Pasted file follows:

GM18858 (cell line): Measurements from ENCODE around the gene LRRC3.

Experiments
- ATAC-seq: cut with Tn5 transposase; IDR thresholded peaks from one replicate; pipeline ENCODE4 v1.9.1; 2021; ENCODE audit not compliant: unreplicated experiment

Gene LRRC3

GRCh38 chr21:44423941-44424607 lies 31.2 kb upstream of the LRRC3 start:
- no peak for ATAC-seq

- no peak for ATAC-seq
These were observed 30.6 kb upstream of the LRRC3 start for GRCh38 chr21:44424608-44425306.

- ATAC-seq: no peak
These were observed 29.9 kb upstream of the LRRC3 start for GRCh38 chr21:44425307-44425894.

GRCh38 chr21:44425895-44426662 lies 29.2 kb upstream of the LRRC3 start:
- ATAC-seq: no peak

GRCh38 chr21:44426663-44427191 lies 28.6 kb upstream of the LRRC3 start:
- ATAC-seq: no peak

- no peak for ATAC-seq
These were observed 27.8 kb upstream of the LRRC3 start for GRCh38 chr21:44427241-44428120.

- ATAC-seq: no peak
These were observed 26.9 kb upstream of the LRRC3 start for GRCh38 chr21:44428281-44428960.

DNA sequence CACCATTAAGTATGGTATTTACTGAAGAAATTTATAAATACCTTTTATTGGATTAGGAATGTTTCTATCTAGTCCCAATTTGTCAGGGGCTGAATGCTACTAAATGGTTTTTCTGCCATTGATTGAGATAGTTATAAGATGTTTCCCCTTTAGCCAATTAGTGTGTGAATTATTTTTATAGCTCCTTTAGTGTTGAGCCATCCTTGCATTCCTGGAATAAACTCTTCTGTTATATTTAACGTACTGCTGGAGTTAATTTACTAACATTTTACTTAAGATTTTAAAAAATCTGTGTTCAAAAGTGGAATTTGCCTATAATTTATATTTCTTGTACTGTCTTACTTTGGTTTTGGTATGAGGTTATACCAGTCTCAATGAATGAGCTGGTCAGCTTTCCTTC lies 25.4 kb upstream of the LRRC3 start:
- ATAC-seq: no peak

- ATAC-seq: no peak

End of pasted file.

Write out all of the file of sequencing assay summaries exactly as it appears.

GM18858 (cell line): Measurements from ENCODE around the gene LRRC3.

Experiments
- ATAC-seq: cut with Tn5 transposase; IDR thresholded peaks from one replicate; pipeline ENCODE4 v1.9.1; 2021; ENCODE audit not compliant: unreplicated experiment

Gene LRRC3

GRCh38 chr21:44423941-44424607 lies 31.2 kb upstream of the LRRC3 start:
- no peak for ATAC-seq

- no peak for ATAC-seq
These were observed 30.6 kb upstream of the LRRC3 start for GRCh38 chr21:44424608-44425306.

- ATAC-seq: no peak
These were observed 29.9 kb upstream of the LRRC3 start for GRCh38 chr21:44425307-44425894.

GRCh38 chr21:44425895-44426662 lies 29.2 kb upstream of the LRRC3 start:
- ATAC-seq: no peak

GRCh38 chr21:44426663-44427191 lies 28.6 kb upstream of the LRRC3 start:
- ATAC-seq: no peak

- no peak for ATAC-seq
These were observed 27.8 kb upstream of the LRRC3 start for GRCh38 chr21:44427241-44428120.

- ATAC-seq: no peak
These were observed 26.9 kb upstream of the LRRC3 start for GRCh38 chr21:44428281-44428960.

DNA sequence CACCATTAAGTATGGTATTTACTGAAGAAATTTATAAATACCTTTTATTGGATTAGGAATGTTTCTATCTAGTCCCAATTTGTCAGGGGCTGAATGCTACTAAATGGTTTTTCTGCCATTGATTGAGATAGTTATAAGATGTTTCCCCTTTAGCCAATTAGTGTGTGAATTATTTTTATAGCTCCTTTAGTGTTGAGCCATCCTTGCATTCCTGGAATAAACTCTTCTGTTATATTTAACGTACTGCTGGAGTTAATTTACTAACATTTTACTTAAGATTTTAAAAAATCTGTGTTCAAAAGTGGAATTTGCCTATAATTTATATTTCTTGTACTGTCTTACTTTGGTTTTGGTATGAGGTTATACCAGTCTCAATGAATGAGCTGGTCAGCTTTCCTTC lies 25.4 kb upstream of the LRRC3 start:
- ATAC-seq: no peak

- ATAC-seq: no peak